Rwanda is a beautiful example of how even the most devastated country can, with enough support and the right kind of planning, make a stunning recovery and get itself on the path of progress.
On many indicators of health and welfare, as well as economic growth, Rwanda is at the top of the list in Africa and, in some cases, globally. I’ve seen the evidence for this in person, having visited and reported on Rwanda more than a year ago. It is an impressive ‘success story’ – a story that gets repeated over and over and over.
But a bizarre juxtaposition of events that took place this week illustrates, for some anyway, the dilemma that Rwanda poses for the humanitarian community.
An alleged war criminal, Bosco Ntaganda, who many believe was fomenting violence in eastern Congo at the direction of the Rwandan government this week sought refuge in the U.S. embassy in Rwanda’s capital, Kigali. Rwandan officials, who deny any connection to Ntaganda, nevertheless had to promise the U.S. ambassador they’d allow the warlord to be extradited.
Days before that, late last week, Rwanda’s Minister of Health Agnes Binagwaho was celebrated at a big global health meeting in Washington, DC, for her country’s rapid progress against poverty and injustice. Twitter went nuts with people referring to Binagwaho as “inspiring, amazing” – a veritable “rock star” for the aid and development community.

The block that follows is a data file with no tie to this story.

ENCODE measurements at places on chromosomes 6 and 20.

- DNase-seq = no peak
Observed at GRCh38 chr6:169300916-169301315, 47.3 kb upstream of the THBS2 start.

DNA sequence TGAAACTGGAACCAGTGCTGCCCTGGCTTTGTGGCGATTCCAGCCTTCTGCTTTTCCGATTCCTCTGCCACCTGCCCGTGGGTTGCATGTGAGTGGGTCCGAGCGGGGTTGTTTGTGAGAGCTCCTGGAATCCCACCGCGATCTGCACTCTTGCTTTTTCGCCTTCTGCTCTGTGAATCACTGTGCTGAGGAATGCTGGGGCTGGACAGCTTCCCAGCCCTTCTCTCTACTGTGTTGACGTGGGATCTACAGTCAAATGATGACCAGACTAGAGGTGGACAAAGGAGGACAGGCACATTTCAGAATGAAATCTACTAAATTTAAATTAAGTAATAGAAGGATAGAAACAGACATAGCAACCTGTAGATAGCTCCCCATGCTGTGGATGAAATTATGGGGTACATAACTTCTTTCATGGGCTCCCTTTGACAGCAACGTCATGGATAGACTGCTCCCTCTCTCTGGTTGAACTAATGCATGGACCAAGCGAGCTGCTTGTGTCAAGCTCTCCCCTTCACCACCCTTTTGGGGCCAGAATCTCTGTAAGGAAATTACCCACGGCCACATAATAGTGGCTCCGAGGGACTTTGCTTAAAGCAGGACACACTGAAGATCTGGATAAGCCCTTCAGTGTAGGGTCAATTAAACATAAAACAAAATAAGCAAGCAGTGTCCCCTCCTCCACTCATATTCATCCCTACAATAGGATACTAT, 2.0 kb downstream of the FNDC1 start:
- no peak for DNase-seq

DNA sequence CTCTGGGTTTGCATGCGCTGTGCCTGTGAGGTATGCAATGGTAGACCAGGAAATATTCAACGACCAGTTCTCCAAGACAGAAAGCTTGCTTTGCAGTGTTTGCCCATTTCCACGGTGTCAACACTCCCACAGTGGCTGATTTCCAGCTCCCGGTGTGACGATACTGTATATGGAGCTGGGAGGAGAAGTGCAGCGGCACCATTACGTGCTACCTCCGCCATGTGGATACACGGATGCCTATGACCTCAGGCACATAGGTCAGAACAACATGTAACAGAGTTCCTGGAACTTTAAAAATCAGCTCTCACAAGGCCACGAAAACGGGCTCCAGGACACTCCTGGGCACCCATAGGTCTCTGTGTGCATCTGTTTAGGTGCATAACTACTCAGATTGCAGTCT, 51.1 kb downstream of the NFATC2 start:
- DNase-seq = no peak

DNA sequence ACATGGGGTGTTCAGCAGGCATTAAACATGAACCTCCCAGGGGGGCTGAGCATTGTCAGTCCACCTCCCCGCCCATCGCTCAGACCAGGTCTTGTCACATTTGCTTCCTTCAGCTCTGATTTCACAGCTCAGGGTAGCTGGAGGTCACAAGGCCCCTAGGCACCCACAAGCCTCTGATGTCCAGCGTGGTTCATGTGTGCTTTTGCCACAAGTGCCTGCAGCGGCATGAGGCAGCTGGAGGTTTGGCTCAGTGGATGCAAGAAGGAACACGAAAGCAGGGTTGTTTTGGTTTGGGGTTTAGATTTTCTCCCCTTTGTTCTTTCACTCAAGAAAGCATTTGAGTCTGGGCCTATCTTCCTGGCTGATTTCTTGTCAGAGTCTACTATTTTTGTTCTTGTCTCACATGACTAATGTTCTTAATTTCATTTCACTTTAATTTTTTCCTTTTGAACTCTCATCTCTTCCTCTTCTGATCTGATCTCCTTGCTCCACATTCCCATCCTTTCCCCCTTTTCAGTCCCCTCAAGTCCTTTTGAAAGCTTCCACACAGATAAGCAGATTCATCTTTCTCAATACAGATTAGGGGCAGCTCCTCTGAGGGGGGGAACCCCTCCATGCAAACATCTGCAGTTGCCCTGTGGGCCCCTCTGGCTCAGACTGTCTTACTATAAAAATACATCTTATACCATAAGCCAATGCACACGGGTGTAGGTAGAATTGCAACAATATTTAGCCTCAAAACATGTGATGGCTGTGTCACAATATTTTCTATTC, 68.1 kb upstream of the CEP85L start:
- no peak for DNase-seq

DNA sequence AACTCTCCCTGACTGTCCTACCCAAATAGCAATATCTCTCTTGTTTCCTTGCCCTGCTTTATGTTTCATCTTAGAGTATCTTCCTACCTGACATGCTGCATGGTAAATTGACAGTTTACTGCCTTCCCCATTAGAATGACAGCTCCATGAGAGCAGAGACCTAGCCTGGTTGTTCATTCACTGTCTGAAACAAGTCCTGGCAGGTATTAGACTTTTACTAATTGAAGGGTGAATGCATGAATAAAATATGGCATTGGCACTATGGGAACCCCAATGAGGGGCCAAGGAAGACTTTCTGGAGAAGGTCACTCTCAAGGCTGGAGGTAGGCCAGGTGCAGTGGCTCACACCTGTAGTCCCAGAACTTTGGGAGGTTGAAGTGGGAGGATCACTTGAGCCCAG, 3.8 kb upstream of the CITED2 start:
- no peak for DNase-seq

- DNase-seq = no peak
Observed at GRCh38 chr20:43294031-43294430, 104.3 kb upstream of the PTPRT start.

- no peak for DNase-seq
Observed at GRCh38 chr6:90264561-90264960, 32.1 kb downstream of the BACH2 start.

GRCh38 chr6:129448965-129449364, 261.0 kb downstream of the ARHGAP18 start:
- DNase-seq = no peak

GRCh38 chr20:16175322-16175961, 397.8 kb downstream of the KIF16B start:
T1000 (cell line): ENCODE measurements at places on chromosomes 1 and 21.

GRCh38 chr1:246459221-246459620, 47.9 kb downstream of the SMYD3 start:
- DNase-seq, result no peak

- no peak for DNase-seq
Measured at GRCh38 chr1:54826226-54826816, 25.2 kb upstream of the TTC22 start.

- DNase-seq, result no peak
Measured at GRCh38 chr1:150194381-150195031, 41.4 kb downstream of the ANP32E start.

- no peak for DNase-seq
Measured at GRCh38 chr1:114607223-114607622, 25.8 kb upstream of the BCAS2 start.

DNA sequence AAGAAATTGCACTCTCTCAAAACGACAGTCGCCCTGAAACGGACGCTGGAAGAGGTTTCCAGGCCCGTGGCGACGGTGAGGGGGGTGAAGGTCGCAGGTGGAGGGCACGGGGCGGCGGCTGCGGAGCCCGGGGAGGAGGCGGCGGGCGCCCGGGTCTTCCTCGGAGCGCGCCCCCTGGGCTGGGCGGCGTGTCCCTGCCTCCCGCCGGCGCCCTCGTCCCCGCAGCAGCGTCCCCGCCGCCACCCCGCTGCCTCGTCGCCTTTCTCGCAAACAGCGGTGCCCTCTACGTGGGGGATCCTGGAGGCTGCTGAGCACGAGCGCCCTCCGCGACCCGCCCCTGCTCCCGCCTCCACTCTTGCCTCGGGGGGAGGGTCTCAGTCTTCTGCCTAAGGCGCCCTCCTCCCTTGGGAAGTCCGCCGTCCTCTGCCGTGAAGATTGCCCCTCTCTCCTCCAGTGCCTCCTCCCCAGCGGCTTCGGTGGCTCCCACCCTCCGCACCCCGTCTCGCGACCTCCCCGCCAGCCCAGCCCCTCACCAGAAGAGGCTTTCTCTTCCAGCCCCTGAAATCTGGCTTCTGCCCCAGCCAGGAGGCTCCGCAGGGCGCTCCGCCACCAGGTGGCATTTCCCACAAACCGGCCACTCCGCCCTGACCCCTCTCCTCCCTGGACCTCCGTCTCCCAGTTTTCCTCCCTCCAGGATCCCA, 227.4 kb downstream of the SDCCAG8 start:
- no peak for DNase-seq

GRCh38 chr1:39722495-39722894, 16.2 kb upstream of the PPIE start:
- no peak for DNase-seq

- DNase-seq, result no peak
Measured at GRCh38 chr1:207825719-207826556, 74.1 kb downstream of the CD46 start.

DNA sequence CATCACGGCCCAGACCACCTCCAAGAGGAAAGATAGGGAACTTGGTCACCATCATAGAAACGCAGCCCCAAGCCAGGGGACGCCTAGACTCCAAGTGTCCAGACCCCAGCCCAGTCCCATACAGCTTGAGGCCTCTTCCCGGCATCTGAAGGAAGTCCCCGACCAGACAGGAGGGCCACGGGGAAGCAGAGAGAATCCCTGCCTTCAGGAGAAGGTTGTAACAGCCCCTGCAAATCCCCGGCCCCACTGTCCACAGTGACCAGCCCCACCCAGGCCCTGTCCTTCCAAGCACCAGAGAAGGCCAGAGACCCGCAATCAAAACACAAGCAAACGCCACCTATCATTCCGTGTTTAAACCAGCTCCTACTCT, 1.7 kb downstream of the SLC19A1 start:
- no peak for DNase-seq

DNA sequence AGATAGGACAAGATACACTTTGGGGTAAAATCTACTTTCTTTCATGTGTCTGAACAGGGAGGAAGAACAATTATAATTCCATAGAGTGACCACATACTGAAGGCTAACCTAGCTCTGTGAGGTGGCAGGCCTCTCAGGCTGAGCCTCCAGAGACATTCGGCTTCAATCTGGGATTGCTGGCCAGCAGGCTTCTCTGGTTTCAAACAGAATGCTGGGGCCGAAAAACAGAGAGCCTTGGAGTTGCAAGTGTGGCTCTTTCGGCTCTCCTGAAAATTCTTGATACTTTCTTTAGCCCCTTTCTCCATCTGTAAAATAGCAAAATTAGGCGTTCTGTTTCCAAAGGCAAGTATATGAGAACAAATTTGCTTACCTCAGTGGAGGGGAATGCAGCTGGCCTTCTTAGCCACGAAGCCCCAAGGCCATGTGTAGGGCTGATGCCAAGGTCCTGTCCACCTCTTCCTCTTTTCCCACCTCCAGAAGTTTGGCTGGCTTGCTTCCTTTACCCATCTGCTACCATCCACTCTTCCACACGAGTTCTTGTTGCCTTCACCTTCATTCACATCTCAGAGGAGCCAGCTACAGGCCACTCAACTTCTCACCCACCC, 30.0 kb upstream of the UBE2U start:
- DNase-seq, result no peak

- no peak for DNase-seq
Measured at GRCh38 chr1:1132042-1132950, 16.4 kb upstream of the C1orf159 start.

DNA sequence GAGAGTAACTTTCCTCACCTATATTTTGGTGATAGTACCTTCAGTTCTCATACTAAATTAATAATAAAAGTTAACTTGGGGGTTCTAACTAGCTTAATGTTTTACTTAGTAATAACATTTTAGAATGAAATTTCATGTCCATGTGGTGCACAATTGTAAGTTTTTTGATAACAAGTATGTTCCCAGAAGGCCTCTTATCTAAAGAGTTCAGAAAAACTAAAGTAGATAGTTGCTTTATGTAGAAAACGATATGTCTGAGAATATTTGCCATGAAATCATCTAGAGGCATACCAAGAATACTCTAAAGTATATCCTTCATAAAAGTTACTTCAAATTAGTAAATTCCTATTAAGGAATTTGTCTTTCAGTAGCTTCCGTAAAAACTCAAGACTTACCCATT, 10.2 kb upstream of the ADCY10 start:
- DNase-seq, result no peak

You can argue, as some did with me, that trying to link these two events together is unjustified and misleading.
Yet you could also argue they are fairly difficult to de-link — in that foreign aid is a big reason for Rwanda’s celebrated success in health and threatening to withhold foreign aid is how the US government, the Brits and others have been trying to encourage Rwanda to stop messing around in Congo.
“To really understand what’s happening in Rwanda, you have to pay attention to what’s happening in eastern Congo,” said Laura Seay, an expert on central and east Africa and a political scientist at Morehouse College in Atlanta (who is known to many on Twitter as @texasinafrica).
It may put you at risk of cognitive dissonance, Seay said, but the most accurate view of Rwanda is of an authoritarian police state which is also doing a good job of reducing poverty and disease.
People don’t like cognitive dissonance which is why you seldom see these two narratives in the same story. But is sticking to the simple success story a matter of staying focused or naïve complicity?
“The question I would put to those organizations that want to just talk about Rwanda’s success in public health, and it has been very successful, is to ask if it’s sustainable without accompanying political change,” Seay said.